The Archives of Ontario maintains an exciting travelling exhibits loan program that
showcases the Archives' holdings in a variety of subject-based exhibits. These exhibits
are available free of charge to any institution that wishes to borrow them. The
exhibits enable thousands of people from around the province to view selections
from the Archives' holdings in an informative and accessible format.
There are currently 12 exhibits circulating among heritage, cultural, and educational
institutions throughout Ontario. Current exhibits available for loan are shown below.
Click on "PDF" to download a pdf version of the exhibit, or click on "Online Exhibit"
to go to the companion online exhibit where available.
Discover how the lives of four family groups in Ontario during the Confederation Era intersected with larger historical forces, and how genealogy can bring you into intimate contact with the past! This new travelling exhibit will be available to borrow starting in January 2017.
Whether living on a farm, enjoying a farmer’s market, or tasting delicious foods, Ontarians take great pride in their agricultural heritage. This new
exhibit examines how farming in Ontario has transformed the land and created communities, and how food reaches our tables.
Telling the stories of four diverse Ontarians, this exhibit highlights the impact that the war had on individual lives. It features a love story told through letters between a soldier and his sweetheart, the heartwarming correspondence between a frontlines surgeon and the patients whose lives he saved, and the remembrances of a veteran who returned to the battlefields 20 years later.
View images from the collection celebrating Ontario's athletic heritage, including
those leading moments and personalities in Ontario sports history, and the citizenship
of those businesses that supported and promoted sports and fitness for Ontario and
Many people do not know that slavery existed in Canada. Produced in partnership
with the Ministry of Citizenship and Immigration, Enslaved Africans in Upper Canada,
touches on the lives of enslaved Africans, and focuses on the actions they took
to resist their servitude.
Canadians and Ontarians take great pride and interest in their health care system,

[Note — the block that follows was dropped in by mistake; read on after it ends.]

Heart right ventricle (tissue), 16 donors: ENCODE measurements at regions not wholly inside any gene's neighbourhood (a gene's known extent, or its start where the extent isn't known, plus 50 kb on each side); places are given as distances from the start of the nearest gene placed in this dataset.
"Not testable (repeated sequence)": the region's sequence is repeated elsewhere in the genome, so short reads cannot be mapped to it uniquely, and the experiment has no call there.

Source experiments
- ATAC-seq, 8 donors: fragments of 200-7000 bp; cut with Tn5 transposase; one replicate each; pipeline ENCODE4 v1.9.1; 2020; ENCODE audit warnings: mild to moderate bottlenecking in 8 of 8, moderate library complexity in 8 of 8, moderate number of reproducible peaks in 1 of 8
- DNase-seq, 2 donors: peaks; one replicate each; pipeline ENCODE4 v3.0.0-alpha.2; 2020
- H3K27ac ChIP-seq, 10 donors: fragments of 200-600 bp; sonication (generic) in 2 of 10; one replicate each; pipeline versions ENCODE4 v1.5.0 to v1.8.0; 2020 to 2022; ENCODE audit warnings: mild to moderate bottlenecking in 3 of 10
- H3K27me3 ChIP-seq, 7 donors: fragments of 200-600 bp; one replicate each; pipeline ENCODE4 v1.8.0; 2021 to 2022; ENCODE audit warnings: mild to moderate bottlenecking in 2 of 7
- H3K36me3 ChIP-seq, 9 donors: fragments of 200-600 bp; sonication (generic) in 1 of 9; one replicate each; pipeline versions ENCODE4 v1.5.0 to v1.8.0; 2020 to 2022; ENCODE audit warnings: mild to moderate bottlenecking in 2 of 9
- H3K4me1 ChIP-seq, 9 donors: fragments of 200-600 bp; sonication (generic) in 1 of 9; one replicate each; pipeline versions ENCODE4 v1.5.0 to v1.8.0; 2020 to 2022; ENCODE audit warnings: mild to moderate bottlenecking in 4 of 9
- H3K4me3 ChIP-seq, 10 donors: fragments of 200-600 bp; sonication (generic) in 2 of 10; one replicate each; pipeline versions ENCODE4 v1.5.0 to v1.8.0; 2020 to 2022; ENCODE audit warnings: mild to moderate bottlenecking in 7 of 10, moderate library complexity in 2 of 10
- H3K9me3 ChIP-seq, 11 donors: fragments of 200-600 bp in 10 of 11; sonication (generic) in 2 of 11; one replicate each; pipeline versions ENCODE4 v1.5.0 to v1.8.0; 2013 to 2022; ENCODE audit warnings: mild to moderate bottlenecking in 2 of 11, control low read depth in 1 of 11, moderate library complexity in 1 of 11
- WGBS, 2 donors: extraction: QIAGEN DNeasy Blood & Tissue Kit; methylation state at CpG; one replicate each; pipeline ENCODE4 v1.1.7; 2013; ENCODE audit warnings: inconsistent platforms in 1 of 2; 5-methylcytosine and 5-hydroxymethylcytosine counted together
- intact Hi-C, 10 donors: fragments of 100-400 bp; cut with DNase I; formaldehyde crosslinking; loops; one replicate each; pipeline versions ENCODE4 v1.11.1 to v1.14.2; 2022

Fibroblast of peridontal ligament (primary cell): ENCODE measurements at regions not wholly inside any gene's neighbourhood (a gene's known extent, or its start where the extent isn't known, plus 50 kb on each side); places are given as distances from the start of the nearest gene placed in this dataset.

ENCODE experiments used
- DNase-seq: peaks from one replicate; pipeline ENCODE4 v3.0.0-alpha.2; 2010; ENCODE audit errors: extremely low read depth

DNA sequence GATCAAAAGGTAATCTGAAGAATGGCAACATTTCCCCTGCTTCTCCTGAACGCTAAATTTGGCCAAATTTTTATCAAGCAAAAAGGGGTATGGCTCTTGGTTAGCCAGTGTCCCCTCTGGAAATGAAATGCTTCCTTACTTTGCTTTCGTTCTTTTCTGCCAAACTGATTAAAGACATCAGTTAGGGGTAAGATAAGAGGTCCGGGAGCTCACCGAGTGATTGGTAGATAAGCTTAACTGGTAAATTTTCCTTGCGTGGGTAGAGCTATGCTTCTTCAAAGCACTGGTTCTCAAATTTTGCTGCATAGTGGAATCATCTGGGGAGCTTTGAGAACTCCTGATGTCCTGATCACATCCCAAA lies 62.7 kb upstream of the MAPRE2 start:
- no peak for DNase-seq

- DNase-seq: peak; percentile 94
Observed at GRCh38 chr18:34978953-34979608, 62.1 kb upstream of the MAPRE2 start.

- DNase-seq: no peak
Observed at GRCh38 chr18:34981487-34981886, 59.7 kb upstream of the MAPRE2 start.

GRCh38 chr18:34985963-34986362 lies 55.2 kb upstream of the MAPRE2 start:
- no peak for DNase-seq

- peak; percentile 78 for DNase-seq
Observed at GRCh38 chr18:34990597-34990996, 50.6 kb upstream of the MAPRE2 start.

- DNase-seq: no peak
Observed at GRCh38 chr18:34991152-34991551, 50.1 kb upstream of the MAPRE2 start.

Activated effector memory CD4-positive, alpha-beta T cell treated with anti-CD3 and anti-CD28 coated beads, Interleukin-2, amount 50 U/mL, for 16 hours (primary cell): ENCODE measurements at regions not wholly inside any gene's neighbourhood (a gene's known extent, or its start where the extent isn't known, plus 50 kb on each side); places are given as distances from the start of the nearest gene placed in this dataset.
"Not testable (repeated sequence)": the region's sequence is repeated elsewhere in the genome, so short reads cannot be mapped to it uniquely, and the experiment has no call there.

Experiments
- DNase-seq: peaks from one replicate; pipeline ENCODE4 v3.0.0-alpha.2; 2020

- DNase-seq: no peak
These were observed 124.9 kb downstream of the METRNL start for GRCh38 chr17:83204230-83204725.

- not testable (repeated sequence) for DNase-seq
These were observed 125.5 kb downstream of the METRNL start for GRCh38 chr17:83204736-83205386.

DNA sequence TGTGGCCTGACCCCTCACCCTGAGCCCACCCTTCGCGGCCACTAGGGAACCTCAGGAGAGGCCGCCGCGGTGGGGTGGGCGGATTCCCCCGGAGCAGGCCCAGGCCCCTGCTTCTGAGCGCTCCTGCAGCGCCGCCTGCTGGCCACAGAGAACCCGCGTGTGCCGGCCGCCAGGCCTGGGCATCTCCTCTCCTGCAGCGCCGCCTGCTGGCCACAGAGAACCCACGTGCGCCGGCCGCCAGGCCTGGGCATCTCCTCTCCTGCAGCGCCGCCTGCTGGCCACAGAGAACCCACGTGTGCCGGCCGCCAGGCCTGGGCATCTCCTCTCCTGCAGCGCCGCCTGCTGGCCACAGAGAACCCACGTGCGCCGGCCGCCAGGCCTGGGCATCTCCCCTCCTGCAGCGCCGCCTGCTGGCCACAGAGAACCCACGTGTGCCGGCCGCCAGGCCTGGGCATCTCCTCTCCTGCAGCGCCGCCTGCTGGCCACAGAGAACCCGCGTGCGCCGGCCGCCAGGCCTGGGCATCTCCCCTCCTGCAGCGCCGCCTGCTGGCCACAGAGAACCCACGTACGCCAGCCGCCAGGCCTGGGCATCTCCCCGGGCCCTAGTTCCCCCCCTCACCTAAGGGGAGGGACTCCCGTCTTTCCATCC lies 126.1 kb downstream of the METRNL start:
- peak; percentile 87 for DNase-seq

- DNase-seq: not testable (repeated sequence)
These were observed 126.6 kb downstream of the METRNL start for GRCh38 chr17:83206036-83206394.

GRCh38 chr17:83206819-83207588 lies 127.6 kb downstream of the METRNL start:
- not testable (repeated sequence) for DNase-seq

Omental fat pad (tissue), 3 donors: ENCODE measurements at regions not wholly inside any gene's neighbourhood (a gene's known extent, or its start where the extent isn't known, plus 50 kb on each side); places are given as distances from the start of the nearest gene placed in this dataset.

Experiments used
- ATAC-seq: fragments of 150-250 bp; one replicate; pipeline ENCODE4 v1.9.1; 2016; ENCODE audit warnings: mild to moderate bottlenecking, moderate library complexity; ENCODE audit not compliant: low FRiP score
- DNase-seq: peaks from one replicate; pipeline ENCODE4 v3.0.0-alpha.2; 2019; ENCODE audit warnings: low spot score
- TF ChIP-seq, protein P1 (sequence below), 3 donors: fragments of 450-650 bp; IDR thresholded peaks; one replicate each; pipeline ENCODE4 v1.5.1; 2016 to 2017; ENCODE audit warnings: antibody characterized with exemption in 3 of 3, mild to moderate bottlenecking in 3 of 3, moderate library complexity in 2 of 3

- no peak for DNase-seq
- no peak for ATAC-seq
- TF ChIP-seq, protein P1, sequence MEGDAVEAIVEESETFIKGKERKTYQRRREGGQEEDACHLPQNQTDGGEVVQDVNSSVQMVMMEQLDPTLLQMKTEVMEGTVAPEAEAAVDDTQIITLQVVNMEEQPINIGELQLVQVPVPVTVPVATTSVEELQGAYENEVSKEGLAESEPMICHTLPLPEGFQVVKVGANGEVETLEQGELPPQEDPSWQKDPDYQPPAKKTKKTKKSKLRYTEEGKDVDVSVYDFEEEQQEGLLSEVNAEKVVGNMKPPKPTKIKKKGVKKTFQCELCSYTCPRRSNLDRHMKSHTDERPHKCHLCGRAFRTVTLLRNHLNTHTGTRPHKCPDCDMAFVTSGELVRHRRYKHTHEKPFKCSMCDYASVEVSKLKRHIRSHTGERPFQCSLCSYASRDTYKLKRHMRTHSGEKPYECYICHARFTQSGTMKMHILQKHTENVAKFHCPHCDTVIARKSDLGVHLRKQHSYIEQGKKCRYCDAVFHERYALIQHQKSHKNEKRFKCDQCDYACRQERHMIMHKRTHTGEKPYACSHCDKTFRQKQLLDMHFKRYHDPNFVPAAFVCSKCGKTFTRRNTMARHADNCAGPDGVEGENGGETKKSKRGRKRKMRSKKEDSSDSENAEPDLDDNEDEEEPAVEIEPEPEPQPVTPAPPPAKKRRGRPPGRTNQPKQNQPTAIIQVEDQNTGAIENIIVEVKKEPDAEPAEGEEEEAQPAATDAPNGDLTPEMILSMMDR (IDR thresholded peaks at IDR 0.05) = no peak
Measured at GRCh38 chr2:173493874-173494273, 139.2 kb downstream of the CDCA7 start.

and the Archives of Ontario is proud to hold an important key to the province's
heritage through the health-related records that it acquires, preserves, and makes
accessible to the public. Medical Records at the Archives of Ontario is an exhibit
that explores the variety and scope of medical records held by the Archives of Ontario.
Do you remember the excitement of that special night out at the movies? Was it your
first evening show as a - Do you remember the excitement of that special night out
at the movies? Was it your first evening show as a child, the first date with your
future spouse, or maybe just the thrill of seeing the best movie ever? The theatre
regulatory files held by the Archives of Ontario tell stories of the theatres, their
owners, and sometimes even their patrons.
Diaries provide an immediacy and intimacy provided by very few types of records.
A Lifetime - Day by Day, Five Women and Their Diaries provides important insights
into the every day lives of early Ontario pioneers.
Ontario is one of the most popular travel destinations in the world. Yours to Discover
- Tourism in Ontario through Time is an exhibit that explores tourism in Ontario
from the early settlers to the travellers of the current day, using documents and
images from the Archives' collection.
The James Bay Treaty Turns 100 - 2005 marked the centennial of The James Bay Treaty,
also known as Treaty No.9. The James Bay Treaty Turns 100 is an exhibit outlining
the main historical events leading to Treaty No.9.
The War of 1812 had long term effects on the economic, social and political life
of the province. This exhibit showcases some of the personalities and locations
that played a role in the war and explores the events of that conflict as told through
the correspondence and diaries of those who lived it.
The government of Ontario has always tried to help Ontarians live longer, healthier
lives. This exhibit explores the history of health promotion in Ontario.
David Thompson (1770-1857) fur trader, astronomer and surveyor, mapped more of North
America than anyone else. His journals, letters, maps and autobiography provide
detailed insights into the fur trade, the Native People he encountered, the lands
he explored, and milestones in his life.
All of the exhibits have been produced on easy to erect panels that are approximately
2' by 7' in size. The exhibits range from three to five panels.
The length of time the exhibits can be borrowed can range from one to three months.
The Archives of Ontario, however, will consider longer or shorter loan periods depending
on the needs of the host institution or event.
For more information:
Tel: (416) 327-1557
Toll free: 1-800-668-9933 (Ontario residents)